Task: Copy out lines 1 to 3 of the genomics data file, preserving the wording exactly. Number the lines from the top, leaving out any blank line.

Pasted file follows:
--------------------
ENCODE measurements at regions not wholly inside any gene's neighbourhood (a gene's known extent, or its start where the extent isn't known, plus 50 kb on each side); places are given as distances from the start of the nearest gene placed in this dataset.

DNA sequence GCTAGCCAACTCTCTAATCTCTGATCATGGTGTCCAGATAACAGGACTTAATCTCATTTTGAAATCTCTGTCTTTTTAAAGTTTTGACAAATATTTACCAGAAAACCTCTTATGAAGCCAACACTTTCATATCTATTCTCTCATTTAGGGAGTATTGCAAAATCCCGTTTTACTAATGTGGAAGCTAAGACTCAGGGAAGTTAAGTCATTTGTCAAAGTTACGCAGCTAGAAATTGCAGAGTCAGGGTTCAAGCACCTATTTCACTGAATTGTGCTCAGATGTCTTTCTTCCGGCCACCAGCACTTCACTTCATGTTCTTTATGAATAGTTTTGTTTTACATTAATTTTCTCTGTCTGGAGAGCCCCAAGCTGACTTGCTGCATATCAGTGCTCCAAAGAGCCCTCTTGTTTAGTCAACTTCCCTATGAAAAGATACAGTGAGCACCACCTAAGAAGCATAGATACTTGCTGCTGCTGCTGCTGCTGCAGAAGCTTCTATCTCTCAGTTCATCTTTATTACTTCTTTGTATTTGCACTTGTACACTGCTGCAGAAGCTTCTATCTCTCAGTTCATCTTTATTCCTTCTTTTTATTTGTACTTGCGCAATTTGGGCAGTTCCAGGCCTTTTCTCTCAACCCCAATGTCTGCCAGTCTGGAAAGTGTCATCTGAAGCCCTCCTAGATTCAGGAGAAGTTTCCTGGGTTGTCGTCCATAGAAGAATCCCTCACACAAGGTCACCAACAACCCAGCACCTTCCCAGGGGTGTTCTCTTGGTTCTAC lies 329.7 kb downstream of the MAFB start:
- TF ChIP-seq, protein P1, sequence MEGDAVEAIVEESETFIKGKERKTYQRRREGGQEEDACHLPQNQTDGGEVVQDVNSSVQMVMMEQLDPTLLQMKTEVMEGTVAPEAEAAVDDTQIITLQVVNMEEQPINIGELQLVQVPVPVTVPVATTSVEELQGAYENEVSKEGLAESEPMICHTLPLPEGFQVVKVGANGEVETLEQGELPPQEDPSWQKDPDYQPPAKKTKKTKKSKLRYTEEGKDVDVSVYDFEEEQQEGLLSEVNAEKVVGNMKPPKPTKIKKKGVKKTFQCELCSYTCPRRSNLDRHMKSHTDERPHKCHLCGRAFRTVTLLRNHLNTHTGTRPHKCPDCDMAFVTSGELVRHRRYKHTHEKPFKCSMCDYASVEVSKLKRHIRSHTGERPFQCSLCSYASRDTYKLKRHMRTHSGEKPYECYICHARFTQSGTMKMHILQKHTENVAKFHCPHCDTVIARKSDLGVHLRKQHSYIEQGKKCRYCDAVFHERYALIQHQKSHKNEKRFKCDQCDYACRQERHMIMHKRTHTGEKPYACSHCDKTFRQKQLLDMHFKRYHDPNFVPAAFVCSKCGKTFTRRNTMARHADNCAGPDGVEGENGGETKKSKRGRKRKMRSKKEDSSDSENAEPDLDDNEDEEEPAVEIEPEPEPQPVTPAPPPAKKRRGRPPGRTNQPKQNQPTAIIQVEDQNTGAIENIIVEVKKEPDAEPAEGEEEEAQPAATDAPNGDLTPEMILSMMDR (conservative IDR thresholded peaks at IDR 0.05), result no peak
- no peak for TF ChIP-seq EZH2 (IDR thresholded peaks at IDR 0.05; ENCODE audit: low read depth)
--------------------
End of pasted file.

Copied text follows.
ENCODE measurements at regions not wholly inside any gene's neighbourhood (a gene's known extent, or its start where the extent isn't known, plus 50 kb on each side); places are given as distances from the start of the nearest gene placed in this dataset.

DNA sequence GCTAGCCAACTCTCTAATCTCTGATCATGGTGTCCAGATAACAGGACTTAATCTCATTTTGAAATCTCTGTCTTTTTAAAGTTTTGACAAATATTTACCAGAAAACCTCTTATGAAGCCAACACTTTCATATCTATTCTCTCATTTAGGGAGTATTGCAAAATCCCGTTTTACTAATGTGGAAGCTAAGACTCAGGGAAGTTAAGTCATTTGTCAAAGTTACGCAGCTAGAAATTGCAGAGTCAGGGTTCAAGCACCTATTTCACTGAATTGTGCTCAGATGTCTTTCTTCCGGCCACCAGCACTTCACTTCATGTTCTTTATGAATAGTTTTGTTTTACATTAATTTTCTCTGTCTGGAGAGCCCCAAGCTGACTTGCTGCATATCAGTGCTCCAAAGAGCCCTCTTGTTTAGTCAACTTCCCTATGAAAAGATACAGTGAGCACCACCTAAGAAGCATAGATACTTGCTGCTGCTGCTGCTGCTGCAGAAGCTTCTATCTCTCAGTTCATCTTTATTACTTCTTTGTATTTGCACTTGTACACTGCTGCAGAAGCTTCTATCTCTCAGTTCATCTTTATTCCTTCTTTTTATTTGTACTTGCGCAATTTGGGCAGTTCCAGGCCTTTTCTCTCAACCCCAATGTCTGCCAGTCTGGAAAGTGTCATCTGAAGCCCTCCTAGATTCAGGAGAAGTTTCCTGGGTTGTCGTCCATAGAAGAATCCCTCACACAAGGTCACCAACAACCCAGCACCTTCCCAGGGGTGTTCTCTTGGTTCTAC lies 329.7 kb downstream of the MAFB start:
- TF ChIP-seq, protein P1, sequence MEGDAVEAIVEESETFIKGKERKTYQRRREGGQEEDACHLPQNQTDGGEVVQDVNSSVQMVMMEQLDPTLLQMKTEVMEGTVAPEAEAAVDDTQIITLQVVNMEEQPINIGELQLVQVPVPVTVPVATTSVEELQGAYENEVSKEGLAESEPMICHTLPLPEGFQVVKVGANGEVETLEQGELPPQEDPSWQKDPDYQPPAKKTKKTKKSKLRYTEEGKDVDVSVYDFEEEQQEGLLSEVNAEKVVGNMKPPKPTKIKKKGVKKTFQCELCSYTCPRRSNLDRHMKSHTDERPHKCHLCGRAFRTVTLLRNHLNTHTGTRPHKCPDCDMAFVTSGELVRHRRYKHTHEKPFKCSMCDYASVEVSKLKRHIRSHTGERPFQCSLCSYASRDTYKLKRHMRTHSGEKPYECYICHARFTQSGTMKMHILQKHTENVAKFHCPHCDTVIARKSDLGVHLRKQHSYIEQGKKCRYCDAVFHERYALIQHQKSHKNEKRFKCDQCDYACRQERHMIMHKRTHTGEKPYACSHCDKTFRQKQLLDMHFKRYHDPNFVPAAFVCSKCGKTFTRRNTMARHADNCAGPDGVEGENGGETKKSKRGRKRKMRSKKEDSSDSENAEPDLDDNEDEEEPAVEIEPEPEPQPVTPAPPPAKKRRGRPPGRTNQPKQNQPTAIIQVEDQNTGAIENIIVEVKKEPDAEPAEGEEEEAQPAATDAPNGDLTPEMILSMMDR (conservative IDR thresholded peaks at IDR 0.05), result no peak